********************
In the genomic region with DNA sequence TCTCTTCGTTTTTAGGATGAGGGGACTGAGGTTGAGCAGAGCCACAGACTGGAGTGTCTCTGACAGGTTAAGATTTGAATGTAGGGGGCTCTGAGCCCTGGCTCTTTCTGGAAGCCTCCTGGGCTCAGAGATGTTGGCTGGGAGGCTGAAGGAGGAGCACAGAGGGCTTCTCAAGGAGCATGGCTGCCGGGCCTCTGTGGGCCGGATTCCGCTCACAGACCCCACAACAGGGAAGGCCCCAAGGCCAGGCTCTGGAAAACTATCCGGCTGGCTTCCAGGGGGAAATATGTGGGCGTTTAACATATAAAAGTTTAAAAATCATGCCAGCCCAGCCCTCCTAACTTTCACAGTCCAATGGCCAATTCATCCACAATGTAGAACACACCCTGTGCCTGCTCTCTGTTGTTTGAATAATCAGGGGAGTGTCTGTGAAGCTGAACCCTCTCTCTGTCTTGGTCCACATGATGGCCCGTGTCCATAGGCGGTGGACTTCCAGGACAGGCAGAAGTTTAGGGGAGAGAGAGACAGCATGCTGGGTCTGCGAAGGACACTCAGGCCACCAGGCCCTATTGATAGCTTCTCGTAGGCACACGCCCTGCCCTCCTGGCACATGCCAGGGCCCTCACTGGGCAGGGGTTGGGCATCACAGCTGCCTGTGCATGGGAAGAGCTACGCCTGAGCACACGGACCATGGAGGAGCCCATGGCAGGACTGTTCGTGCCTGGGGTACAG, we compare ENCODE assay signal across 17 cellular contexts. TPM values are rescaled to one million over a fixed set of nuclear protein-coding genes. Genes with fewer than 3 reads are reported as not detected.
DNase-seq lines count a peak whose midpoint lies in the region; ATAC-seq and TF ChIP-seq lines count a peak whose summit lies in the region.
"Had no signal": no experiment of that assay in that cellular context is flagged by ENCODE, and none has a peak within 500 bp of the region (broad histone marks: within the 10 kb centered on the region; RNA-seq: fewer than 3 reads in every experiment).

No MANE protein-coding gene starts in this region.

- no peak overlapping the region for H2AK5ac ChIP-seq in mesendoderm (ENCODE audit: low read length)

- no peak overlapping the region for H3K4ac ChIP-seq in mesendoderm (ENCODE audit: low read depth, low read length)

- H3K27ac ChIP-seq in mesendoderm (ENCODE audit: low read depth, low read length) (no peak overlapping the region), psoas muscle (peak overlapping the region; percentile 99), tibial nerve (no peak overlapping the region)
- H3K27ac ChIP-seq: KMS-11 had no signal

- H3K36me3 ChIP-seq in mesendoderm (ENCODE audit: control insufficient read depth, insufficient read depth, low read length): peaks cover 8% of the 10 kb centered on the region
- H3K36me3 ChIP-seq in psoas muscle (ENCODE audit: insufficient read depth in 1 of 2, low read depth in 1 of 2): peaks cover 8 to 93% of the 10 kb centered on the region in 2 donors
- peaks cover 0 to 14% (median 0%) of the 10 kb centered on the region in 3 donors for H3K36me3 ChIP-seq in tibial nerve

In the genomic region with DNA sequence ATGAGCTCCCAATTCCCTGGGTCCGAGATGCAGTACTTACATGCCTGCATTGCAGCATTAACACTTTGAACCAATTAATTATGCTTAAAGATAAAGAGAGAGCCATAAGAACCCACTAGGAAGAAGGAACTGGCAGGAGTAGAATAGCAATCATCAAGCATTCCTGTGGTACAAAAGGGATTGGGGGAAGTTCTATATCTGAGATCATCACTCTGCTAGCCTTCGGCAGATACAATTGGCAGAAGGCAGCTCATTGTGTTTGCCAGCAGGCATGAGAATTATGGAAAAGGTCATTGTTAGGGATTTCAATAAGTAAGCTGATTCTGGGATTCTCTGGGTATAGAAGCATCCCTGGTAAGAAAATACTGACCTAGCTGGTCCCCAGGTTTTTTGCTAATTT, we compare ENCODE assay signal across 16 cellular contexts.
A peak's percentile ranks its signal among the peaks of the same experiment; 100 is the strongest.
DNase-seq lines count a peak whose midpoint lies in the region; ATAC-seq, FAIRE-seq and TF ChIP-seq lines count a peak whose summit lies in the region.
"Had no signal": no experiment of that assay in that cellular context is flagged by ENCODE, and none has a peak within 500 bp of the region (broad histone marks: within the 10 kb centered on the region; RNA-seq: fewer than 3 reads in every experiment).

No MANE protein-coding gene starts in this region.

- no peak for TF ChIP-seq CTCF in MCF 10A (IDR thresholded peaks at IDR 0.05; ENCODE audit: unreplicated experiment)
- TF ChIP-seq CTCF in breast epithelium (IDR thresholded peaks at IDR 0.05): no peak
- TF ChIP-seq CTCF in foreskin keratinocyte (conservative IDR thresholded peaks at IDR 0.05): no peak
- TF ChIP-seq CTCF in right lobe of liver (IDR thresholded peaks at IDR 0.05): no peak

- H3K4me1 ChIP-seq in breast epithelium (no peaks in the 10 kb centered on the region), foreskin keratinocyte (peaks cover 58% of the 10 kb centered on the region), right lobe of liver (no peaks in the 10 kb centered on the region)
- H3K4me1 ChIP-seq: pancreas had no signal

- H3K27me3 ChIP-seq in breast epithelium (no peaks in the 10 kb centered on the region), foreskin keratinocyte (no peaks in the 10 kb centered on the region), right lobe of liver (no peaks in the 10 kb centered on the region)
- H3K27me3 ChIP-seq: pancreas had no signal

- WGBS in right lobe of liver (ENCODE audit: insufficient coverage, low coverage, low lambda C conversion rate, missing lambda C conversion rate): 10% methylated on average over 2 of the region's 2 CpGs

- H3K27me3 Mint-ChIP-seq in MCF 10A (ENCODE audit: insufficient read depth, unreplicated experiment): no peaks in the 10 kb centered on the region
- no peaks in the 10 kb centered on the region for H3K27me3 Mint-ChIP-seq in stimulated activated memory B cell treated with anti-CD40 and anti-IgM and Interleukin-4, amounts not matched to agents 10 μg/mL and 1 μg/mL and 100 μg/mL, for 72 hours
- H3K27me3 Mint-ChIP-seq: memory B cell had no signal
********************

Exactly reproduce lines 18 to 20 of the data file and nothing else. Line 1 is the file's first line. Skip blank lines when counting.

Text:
- TF ChIP-seq CTCF in breast epithelium (IDR thresholded peaks at IDR 0.05): no peak
- TF ChIP-seq CTCF in foreskin keratinocyte (conservative IDR thresholded peaks at IDR 0.05): no peak
- TF ChIP-seq CTCF in right lobe of liver (IDR thresholded peaks at IDR 0.05): no peak